Oregon City is the county seat of Clackamas County, United States, located on the Willamette River near the southern limits of the Portland metropolitan area. Established in 1829 by the Hudson's Bay Company, in 1844 it became the first U. S. city west of the Rocky Mountains to be incorporated. As of the 2010 census, the city population was 31,859. Known in recent decades as the site of several large paper mills on the Willamette River, the city played a significant role in the early history of the Oregon Country, it was established by Hudson's Bay Company's Dr. John McLoughlin in 1829 near the confluence of the Clackamas River with the Willamette to take advantage of the power of Willamette Falls to run a lumber mill. During the 1840s and 1850s it was the destination for those wanting to file land claims after traveling the Oregon Trail as the last stop on the trail, it was the capital of the Oregon Territory from its establishment in 1848 until 1851, rivaled Portland for early supremacy in the area.
In 1846, the city's newspaper, the Oregon Spectator, was the first American newspaper to be published west of the Rocky Mountains. Oregon City College was defunct by the 1870s. Oregon City was the site of the Beaver Coins Mint, producing the short-lived independent Oregon Territory currency in 1849; the center of the city retains part of its historic character through the preservation of houses and other buildings from the era of the city's founding. The town became the see city of the first Roman Catholic archdiocese in the western United States, when the diocese of Oregon City, established in 1846, was raised to metropolitan rank, with Archbishop François Norbert Blanchet as its ordinary, its territory included all of the western United States. The population in the area of Oregon City declined due to the California Gold Rush; the population of nearby Portland grew, the headquarters of the archdiocese was moved there in 1926. In 1928 the name Archdiocese of Portland in Oregon replaced the former name.
No longer a residential bishopric, Oregon City is now a titular. Oregon City has several neighborhoods represented by official neighborhood associations: The Park Place neighborhood is in the northeastern corner of the city, located on a bluff overlooking Abernethy Green; the neighborhood includes a housing project, as well as numerous rural properties. Park Place an independent community includes unincorporated areas outside the city limits. First called Clackamas Paper Mill, the community was named Park Place for a park in a nearby oak grove. Park Place was platted in 1889, a post office was established the following year. For a while the name was changed to "Parkplace." The Two Rivers neighborhood is the commercial lowest-elevation area of town including downtown Oregon City, the End of the Oregon Trail Visitor's Center at Abernethy Green, Clackamette Park. It borders the Clackamas and Willamette rivers to the north and west and Park Place to the east and McLoughlin to the south. I-205 runs through the north part of the neighborhood.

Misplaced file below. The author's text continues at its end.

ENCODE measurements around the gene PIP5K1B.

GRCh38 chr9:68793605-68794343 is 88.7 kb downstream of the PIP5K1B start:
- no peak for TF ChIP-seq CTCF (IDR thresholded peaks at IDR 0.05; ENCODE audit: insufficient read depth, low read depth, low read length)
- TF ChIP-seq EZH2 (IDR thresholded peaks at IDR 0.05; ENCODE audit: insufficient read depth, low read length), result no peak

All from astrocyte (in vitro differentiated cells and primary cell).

The McLoughlin neighborhood is bordered by Washington Street and Singer Hill on the Northwest, a bluff overlooking Abernethy Creek on the northeast and east, Division Street on the south. It includes extends to the west to border the Canemah district; the John McLoughlin House and the upper entrance to the Municipal Elevator are located in this neighborhood. The Barclay Hills neighborhood lies between Rivercrest Neighborhood on the west, the city limits on the east, the McLoughlin Neighborhood on the north, Warner-Milne Road on the south; this neighborhood is bisected by Molalla Avenue, the former route of Oregon Route 213 before it was moved to the Oregon City Bypass to the east. The Canemah neighborhood lies along Oregon Route 99E, is a narrow strip of land sandwiched between the Willamette River and a bluff. Canemah was once an independent city before being annexed into Oregon City. Canemah was the portage site around Willamette Falls for many years, it was named after an Indian chief. The Rivercrest neighborhood includes Rivercrest Park, the residential communities overlooking the Willamette River to the west.
The South End neighborhood lies to the southwest of Rivercrest Neighborhood. It centers around the intersection of South End and Warner-Parrot roads, was the location of Oregon City's drive-in movie theater; the Hazel Grove/Westling Farm neighborhood lies in the southwestern corner of the city, lying between the bluffs over the Willamette River and the unincorporated areas to the south. The Tower Vista neighborhood lies southeast of South End, east of Hazel Grove/Whistling Farm, it is bordered on southeast by Leland Road. The Hillendale neighborhood lies south of Warner-Milne Road, east of Leland Road, north of Clairmont Way and Beavercreek Road, west of OR 213 and the city limits; the former site of City Hall is located here. The Gaffney Lane neighborhood, centered around the elementary school of the same name, lies south of Hillendale, west of OR 213, north/east of the city limits; the Caufield neighborhood contains those parts of the city located south of Park Place, east of OR 213. Clackamas Community College is located here.
The town is divided into lower areas. The lower area is on a bench next to the Willamette River; the upper area is atop a bluff composed of Canemah basalt, which flowed about 2.5 million years ago from a vent 7.5 miles to the southeast in the Boring Lava Field. For many years, Indian trails connected the two levels, but stairs were built in the 19th cent